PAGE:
Anyway, if CBR600’s are so boring to look at, why do they outsell all the other 600’s? Because the CBR600 can do anything you want it to do and in the right hands will match any other 600 or 750. CBR600’s simply never cease to amaze, period.


Yes please. Although this CBR has a curvy headlight, a well made lens cover does fit nicely and therefore, should be on your shopping list if you cover a lot of miles or ride in a pack. If you buy a tinted screen, buy from the same manufacturer to guarantee colour match. M&P in the UK (almost one on every street corner!) are very good and cheap too, typically £50 buys the pair.

Lanky riders like the most of us, can aid aerodynamics and give the bike a bit more ‘oomph’ by fitting a ‘double bubble’ screen. Generally they cost about £40 and the bubble should appear from about half way up the screen, not from the base.

* Headlight covers come in many different colours, but anything bar a CLEAR or AMBER colour is technically ILLEGAL, at least in good old Blighty. It’s not an endorseable offence however, so all Hawaii 5-0 can do is consficate it and issue a £20 fine, but generally you’d have to get really arsey with them for it to go that far. All we can say from personal experience is that we have never had a problem with the Police in this respect.

TIP: Bin the normal velcro you get with them, go to a sewing shop and get 6 inches of black, sticky back velcro, 1/2 inch thick. Cut into 1 inch strips, 3 per headlight. Now you’re headlight covers will stay on at 170mph no problem. Using this technique, our headlight covers have stayed on at 175mph!


Get a hugger. The CBR600 has a good rear shock as standard. Once that’s got dirt in it, it’ll always have dirt in no matter how hard you clean. Coloured ones like look absolutely cack and you’ll never sell them second-hand. Go for a carbon one or a carbon look a like. Harris Performance do the best value carbon hugger, M&P do a good carbon look a like (very glossy). Carbon is usually £120 max, carbon look a like is about £70-80.

Carbon front mudguards are good value too for this model, as Honda fitted a really large mudguard to this bike, therefore you are definitely going to get value for money and lots of people will notice that you’ve replaced the standard item. Don’t expect a performance gain though! Cost from someone like Harris will be about £140 though.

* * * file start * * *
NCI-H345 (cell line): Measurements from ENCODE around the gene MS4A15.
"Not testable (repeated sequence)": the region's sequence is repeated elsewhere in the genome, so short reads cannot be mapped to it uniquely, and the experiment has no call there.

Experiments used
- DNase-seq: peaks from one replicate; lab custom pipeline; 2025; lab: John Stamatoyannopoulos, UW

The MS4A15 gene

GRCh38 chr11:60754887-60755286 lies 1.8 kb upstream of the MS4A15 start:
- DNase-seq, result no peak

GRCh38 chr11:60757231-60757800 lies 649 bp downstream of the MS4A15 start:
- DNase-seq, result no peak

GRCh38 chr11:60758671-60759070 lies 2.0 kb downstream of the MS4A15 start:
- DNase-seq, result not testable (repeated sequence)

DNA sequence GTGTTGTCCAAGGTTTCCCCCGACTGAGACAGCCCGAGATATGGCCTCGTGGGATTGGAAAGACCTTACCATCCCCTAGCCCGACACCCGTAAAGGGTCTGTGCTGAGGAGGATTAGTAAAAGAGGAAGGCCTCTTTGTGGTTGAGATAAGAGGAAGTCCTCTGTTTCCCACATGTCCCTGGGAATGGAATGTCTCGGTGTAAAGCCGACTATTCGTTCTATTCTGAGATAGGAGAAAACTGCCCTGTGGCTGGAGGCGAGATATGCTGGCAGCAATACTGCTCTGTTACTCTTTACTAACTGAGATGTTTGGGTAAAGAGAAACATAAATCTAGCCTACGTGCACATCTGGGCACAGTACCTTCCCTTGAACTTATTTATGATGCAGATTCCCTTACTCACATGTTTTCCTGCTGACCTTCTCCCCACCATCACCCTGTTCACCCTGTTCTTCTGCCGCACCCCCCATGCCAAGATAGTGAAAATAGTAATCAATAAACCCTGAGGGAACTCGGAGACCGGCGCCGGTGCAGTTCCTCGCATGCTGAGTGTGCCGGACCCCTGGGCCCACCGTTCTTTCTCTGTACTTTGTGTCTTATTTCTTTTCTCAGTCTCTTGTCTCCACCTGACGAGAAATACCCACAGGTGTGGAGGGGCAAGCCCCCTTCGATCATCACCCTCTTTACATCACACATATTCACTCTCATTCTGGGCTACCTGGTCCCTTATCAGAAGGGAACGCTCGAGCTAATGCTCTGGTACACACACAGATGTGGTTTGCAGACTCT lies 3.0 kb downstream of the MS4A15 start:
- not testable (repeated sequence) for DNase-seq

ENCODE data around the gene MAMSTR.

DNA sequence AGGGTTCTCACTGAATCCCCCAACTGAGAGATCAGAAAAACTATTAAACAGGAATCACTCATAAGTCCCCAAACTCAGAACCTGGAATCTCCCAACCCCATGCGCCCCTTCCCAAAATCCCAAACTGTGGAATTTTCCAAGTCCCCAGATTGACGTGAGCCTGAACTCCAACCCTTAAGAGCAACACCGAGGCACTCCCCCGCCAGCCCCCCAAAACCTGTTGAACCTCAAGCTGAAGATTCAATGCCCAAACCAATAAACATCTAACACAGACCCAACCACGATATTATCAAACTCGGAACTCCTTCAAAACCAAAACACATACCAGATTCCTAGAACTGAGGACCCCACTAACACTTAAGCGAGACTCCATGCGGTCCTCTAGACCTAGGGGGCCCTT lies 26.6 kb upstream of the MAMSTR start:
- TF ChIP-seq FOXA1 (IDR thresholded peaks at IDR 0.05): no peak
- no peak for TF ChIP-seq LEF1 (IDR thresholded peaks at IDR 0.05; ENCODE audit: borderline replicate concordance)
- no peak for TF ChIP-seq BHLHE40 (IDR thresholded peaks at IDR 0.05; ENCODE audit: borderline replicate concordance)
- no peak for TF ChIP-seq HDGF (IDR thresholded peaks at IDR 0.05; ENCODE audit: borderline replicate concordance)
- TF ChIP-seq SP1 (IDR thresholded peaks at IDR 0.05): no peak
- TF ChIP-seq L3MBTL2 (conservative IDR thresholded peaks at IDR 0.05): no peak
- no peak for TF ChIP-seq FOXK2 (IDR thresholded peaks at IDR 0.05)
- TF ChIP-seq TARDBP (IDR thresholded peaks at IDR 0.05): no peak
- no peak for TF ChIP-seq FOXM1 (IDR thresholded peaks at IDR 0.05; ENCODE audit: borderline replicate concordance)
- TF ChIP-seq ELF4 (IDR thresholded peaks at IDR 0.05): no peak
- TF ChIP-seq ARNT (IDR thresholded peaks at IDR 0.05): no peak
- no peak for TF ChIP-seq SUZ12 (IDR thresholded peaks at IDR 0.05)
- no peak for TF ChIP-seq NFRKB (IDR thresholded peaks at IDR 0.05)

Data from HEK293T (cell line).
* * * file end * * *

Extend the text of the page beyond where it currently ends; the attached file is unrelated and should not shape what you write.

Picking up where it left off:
TIP: Patience is a virtue. Line everything up loosely before bolting down tightly. Test ride and when you come home again, retighten just to make sure. If buying carbon, don’t force it in or pull it about as it will crack. Be very gentle.

The USA get much smarter colours than Europe.


It was bad news, as we couldn’t find anyone who made solo seat covers for this model. But you can thank 1 lucky reader of ‘SPORTSBIKEWORLD’, who emailed in with the address of a manufacturer who does indeed make solo seats for the CBR600F.

The shop has a website, called WWW.MOTOPRO.COM, so send them an email. They’re based in Holland, but the Dutch like the UK currency as the Gilda is a little weak. Sorry but it is.Bad news.

Don’t forget that you could consider a race seat unit like the ones they use in WSS. Harris again generally do the best and will supply you one in either GRP Fibreglass or Carbon. Personally if we bought a carbon seat unit, we’d leave it unpainted to show off the weave. Part number for this is FSE-HO600-01-W and costs about £130. Very smart. If you’ve got the red / white and blue CBR, why bother getting repainted? Stick some race numbers on it and be done with it.

TIP: If you buy a seat unit complete, be so very careful as 1 mistake will ruin the whole plot and you’ll be £130 worse off. Maybe take it to a body shop and get them to fit as they’ll have all the patience in the world for a very small fee.


Yup, you can get one of these no problems. Harris have got this item all to themselves. Part number EXB-HO600-3.

TIP: If you’re going to get a race shock, hang the remote reservoir off the spare bracket on the other side where the other pillion peg was.


CASTROL! Apart from this, there isn’t too much in the way of ‘Factory’ race sticker kits or paintjobs. We always reckoned that a well done ‘Smokin’ Joe’ paintjob looked the dogs bollox. To be honest, picking the right colour CBR600 is a better option than getting one stickered up or repainting your bike.

Generally speaking, resprayed CBR600’s have been ‘down the road’ and we’d check the history very carefully if we were going to buy second-hand that had a respray. We wouldn’t be too keen on loads of stickers either, however…

TIP: …if the bikes been resprayed, call the paint shop to find out if it was crashed before hand, they’ll know from their records. If buying a second-hand bike with loads of stickers on it, use the girlfriend’s or wife’s hairdryer to warm the sticker up and then carefully peel off. Using this trick will result in a perfect de-stickering session! Clean afterwards with a nice waxy based furniture polish. We’ve seen previously stickered to hell bikes look almost brand new after being de-stickered.

Well that’s your lot, safe riding,